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A Good Enough Mother Welcome!

I just want to take a moment to say, “Hi and welcome!” to all our new readers who have made their way to Good Enough Mother from the story posted on MSNBC.com.  I know you’ve come over to check out the pieces on my natural hair transition so I’ll make it easy on you and post the following links:

Hair care: My Top5 First Year Hair Growth Secrets

The 5 Things I Learned About My Natural Hair.. And Me!

To My Daughter: See Hair’s The Thing

But I do hope you’ll poke around a bit and see what we’re about. After more than 20 years in TV news, I left the business, kicked out actually but who’s counting? That same year my first book, Good Enough Mother, the Perfectly Imperfect Book of Parenting, was published.

While I was out promoting the book, I got asthmatic bronchitis and became very, VERY ill. I was hospitalized for three days and when I got out, I went right to the hairdresser to have my hair relaxed, as I had been doing for more than three decades. Well, harsh chemicals on over-processed hair reacted badly with the medication that was in my system and my hair broke off and fell out!

I was mortified! What would I do? Bald and breaking is a bad look for women who make their living in television. To make matters worse, I didn’t know what to do; I was a 45-year-old woman who didn’t know how to care for her own hair.  So I set about to find more information, combing through websites, asking friends and spending countless hours on the very best resource around, YouTube.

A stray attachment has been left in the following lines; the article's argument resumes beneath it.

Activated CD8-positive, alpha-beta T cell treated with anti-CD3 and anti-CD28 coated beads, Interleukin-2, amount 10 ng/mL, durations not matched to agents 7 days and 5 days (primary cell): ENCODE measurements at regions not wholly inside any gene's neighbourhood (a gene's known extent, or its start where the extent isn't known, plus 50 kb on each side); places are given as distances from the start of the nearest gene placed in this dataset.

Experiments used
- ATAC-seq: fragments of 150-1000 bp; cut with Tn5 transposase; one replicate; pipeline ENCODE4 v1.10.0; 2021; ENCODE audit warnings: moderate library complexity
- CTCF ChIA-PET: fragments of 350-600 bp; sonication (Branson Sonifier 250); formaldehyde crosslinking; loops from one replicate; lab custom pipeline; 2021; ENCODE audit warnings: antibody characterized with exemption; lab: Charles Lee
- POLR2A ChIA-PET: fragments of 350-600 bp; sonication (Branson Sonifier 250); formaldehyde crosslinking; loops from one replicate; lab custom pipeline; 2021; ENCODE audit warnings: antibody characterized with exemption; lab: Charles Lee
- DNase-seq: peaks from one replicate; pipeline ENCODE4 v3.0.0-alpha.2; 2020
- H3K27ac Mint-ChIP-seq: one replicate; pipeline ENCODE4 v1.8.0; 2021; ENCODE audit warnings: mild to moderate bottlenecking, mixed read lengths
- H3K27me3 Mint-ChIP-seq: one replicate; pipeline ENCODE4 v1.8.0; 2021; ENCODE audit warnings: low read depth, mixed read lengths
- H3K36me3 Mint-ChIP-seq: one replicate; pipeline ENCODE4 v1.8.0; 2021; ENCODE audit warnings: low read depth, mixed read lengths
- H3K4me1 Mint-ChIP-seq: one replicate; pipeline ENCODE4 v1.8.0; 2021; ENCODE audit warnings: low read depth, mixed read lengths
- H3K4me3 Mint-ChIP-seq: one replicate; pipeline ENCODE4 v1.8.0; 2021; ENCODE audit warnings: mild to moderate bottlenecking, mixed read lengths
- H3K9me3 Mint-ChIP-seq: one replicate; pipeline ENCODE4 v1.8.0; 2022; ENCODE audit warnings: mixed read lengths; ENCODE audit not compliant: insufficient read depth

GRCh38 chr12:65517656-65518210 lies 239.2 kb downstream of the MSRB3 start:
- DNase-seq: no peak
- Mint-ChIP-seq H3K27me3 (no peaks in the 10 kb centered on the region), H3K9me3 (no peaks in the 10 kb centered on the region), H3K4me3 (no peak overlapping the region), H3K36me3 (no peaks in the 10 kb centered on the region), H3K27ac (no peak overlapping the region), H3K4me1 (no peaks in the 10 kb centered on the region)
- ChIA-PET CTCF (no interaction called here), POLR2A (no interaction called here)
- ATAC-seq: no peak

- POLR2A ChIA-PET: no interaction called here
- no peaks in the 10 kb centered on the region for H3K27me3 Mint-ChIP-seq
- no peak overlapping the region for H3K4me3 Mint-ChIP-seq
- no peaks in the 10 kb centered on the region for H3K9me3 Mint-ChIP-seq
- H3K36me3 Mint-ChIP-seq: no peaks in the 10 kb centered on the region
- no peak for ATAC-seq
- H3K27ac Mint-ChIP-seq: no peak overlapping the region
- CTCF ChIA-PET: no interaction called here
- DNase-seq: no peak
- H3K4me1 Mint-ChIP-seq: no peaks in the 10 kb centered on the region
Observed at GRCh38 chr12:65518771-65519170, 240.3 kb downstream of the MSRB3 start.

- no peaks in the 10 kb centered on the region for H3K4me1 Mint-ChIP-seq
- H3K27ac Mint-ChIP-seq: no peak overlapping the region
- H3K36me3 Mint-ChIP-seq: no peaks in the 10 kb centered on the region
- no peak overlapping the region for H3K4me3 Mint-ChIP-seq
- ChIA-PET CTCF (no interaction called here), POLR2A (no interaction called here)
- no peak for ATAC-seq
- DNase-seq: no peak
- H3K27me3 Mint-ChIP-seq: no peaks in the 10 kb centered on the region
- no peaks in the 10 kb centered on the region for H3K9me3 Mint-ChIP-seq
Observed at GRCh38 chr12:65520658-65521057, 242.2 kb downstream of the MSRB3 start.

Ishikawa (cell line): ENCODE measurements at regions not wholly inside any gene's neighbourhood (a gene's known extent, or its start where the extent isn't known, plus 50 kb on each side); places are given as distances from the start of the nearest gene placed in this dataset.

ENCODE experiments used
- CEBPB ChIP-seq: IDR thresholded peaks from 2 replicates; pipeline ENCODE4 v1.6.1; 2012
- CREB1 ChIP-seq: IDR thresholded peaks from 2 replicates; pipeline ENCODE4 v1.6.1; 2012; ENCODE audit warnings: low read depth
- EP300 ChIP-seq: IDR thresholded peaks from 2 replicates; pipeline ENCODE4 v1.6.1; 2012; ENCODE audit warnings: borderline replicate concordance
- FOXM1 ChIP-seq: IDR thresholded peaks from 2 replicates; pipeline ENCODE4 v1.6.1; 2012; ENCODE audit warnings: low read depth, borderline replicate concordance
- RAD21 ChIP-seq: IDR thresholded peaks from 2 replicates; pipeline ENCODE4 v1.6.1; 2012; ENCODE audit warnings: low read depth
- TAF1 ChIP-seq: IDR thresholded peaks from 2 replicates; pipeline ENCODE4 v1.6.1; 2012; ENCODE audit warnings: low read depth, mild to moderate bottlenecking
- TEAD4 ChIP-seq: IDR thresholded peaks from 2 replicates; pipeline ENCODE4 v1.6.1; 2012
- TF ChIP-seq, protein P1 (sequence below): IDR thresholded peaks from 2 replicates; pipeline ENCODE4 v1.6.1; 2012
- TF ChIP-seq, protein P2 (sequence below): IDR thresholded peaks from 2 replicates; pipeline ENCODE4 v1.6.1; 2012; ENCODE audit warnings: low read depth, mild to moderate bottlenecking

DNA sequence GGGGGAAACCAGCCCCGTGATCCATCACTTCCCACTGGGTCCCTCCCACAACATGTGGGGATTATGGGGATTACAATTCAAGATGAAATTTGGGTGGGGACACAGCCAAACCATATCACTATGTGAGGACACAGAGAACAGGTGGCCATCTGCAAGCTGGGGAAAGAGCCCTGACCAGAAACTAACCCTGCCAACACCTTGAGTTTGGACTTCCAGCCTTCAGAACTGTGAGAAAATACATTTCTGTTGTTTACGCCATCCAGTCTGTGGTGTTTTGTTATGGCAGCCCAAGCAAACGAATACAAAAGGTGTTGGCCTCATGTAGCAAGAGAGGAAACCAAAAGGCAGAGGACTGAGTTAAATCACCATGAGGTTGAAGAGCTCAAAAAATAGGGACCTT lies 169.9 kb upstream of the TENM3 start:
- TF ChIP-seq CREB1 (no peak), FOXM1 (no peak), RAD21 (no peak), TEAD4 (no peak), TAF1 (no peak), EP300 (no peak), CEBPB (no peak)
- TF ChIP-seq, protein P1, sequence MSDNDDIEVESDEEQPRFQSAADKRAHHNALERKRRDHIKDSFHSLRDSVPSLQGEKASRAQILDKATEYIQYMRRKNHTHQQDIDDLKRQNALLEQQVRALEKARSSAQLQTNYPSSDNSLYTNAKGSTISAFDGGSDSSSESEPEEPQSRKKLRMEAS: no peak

But this was about more than just hair; this was about self-acceptance. In less than a month, I will celebrate three years natural. While there have been parts of the journey I liked more than others (I did NOT like the TWA or Teeny-Weeny Afro stage) on the whole I’m very pleased. So here are a few quick tips if you’re thinking about going natural:

  • Be Patient: Hair grows about ½ an inch each month, more or less. Any product that promises more than that is a waste of money.
  • Be realistic: See above.
  • Learn protective styling: Braids, buns, twists they will all help. It won’t matter how much your hair grows each month if you’re not protecting the ends and retaining that length.
  • Find a role model: Make sure she has a hair texture that is similar to your own.
  • Find the right products: I don’t use shampoo, AT ALL! I only use conditioner to cleanse my hair. That may or may not work for you but check it out. Much of this journey is trial and error.
  • Enjoy the ride: By that I mean, every stage of the journey. Don’t wish for a BAA (Big Azz Afro) and miss the fun things you can do with your TWA.

So there you have it, my story in a nutshell. Good luck to you as you embark on your own journey and remember to enjoy the ride!

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